Folktown Market today launched its major Heritage Celebrations project, which will shine a light on the folk who lived and worked in one of Belfast city centre’s oldest areas.
The project, which is financed by the Heritage Lottery Fund, kicked off today with the first of a series of workshops and demonstrations teaching traditional skills displayed by the artisans and tradespeople in the Folktown/Bank Square area two centuries ago.
The Folktown Heritage Celebrations will also include a series of heritage talks and tours, story-telling festival and an oral history project recording memories from the area, which will be published in a booklet next year.
Folktown Director Sophie Rasmussen said the project would be of great interest to the general public but would also be a valuable resource for schools, youth clubs and community groups.
She added: “The aim of the project is to inform, entertain and educate the public about the rich heritage and history of one of Belfast’s oldest districts. I’m so delighted that we have support from the Heritage Lottery Fund. Having launched the market earlier this year and held a folk music festival, we are keen to illustrate other aspects of life in this vibrant part of the city, and indeed to uncover and preserve our heritage for the future.”
The workshops explore traditional food production skills plus historic trades such as blacksmithing, rope making and print making.
Today sees Patrick Strahan from Nine Irons Craft in Co Mayo run a blacksmithing workshop, while his partner Julie Ann is holding a Macramé workshop for those interested in making braided jewellery. Macramé, which is a form of textile-making using knots rather than weaving, was hugely popular in Victorian times.
Patrick, who calls himself the ‘nomadic blacksmith’, travels around the country giving demonstrations. “There is a great affinity in Ireland with blacksmithing. My remit is to keep engaging with the public to keep the craft alive,” he said.
The food-related workshops, which take place on October 29, will explore old recipes and look at 19th century housekeeping and what lessons we might learn today.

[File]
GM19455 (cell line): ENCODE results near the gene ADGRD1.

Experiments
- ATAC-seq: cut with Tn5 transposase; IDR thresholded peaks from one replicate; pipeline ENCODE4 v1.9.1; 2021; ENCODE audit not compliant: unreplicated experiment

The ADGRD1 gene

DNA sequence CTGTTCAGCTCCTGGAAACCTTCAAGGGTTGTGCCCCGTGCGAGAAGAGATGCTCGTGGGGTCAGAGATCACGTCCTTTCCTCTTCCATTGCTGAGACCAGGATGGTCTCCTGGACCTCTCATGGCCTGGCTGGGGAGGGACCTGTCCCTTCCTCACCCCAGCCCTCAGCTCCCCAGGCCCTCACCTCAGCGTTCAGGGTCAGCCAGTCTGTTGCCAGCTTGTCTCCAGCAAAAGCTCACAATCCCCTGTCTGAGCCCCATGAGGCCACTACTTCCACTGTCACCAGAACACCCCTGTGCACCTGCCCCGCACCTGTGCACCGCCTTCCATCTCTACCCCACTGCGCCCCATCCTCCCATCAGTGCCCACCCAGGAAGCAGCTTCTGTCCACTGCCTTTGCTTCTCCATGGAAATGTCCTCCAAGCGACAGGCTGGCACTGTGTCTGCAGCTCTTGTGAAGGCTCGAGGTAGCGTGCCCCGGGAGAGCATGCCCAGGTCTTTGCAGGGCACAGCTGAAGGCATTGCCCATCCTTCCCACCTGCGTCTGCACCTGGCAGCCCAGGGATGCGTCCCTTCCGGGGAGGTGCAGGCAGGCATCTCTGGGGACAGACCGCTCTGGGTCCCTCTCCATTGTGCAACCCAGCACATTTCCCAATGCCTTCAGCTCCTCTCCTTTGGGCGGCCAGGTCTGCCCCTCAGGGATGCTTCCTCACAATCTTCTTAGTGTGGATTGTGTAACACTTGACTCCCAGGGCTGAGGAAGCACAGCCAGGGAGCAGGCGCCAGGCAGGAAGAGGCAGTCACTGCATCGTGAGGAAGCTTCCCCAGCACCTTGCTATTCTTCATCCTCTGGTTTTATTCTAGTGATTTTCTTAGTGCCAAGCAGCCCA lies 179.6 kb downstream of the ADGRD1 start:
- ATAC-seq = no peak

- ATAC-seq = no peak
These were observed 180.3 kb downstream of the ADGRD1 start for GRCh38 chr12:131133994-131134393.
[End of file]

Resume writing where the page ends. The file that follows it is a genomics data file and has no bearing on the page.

In October and November there will be a series of heritage tours and storytelling festival events exploring life on the Farset when Bank Square was known as ‘Back of the River’. They examine through story-telling how the lough and the city’s rivers, the Lagan and Farset have influenced the lives of the population.
Folktown Market, the first independent weekly outdoor market to be granted a licence in 400 years opened in April featuring stalls selling delicious hot dishes, artisan crafts, and locally sourced food including freshly baked bread and handmade cheeses.
Its purpose is to help bring increased footfall and activity to the Bank Square area and act as a catalyst for the regeneration of this historic part of the city centre.
Folktown Director Joby Fox, one of the city’s best known singer/songwriters, said the aim was to make people aware of this new, energetic cultural quarter with its small independent shops, bars and restaurants and art galleries. Another key objective was to nurture the folk music tradition of the area.
“Folktown Market is authentic, friendly and welcoming. It’s an open air market surrounded by beautiful buildings. One a sunny day, it’s the closest thing we have in Belfast to an Italian piazza.”
For more information about the Folktown Market and details of the Heritage Celebrations go to www.folktownbelfast.com